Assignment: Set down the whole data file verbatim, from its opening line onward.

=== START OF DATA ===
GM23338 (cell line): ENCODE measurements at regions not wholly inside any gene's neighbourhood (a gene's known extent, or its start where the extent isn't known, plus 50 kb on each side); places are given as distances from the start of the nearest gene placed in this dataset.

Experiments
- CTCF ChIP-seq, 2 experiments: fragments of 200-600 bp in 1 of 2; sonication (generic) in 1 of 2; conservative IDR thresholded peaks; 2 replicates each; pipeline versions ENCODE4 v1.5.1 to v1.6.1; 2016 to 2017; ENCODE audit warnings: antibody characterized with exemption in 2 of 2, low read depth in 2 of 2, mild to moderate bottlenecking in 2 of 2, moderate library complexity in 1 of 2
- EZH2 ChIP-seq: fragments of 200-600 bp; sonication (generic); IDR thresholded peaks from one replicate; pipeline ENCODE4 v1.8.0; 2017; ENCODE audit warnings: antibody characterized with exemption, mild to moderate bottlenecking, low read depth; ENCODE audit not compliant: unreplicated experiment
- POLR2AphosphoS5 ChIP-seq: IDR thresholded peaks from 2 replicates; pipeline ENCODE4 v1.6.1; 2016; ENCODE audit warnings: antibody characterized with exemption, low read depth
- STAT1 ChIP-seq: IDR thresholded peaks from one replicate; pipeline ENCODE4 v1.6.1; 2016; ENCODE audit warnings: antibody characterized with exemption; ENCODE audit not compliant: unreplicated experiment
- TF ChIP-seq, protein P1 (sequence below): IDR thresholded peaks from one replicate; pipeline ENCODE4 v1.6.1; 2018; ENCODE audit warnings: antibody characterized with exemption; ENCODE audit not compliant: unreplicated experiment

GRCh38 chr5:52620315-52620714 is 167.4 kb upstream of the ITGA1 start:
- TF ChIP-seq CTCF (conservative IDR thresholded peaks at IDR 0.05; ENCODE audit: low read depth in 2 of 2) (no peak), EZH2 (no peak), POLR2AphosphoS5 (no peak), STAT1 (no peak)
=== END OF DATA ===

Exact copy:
GM23338 (cell line): ENCODE measurements at regions not wholly inside any gene's neighbourhood (a gene's known extent, or its start where the extent isn't known, plus 50 kb on each side); places are given as distances from the start of the nearest gene placed in this dataset.

Experiments
- CTCF ChIP-seq, 2 experiments: fragments of 200-600 bp in 1 of 2; sonication (generic) in 1 of 2; conservative IDR thresholded peaks; 2 replicates each; pipeline versions ENCODE4 v1.5.1 to v1.6.1; 2016 to 2017; ENCODE audit warnings: antibody characterized with exemption in 2 of 2, low read depth in 2 of 2, mild to moderate bottlenecking in 2 of 2, moderate library complexity in 1 of 2
- EZH2 ChIP-seq: fragments of 200-600 bp; sonication (generic); IDR thresholded peaks from one replicate; pipeline ENCODE4 v1.8.0; 2017; ENCODE audit warnings: antibody characterized with exemption, mild to moderate bottlenecking, low read depth; ENCODE audit not compliant: unreplicated experiment
- POLR2AphosphoS5 ChIP-seq: IDR thresholded peaks from 2 replicates; pipeline ENCODE4 v1.6.1; 2016; ENCODE audit warnings: antibody characterized with exemption, low read depth
- STAT1 ChIP-seq: IDR thresholded peaks from one replicate; pipeline ENCODE4 v1.6.1; 2016; ENCODE audit warnings: antibody characterized with exemption; ENCODE audit not compliant: unreplicated experiment
- TF ChIP-seq, protein P1 (sequence below): IDR thresholded peaks from one replicate; pipeline ENCODE4 v1.6.1; 2018; ENCODE audit warnings: antibody characterized with exemption; ENCODE audit not compliant: unreplicated experiment

GRCh38 chr5:52620315-52620714 is 167.4 kb upstream of the ITGA1 start:
- TF ChIP-seq CTCF (conservative IDR thresholded peaks at IDR 0.05; ENCODE audit: low read depth in 2 of 2) (no peak), EZH2 (no peak), POLR2AphosphoS5 (no peak), STAT1 (no peak)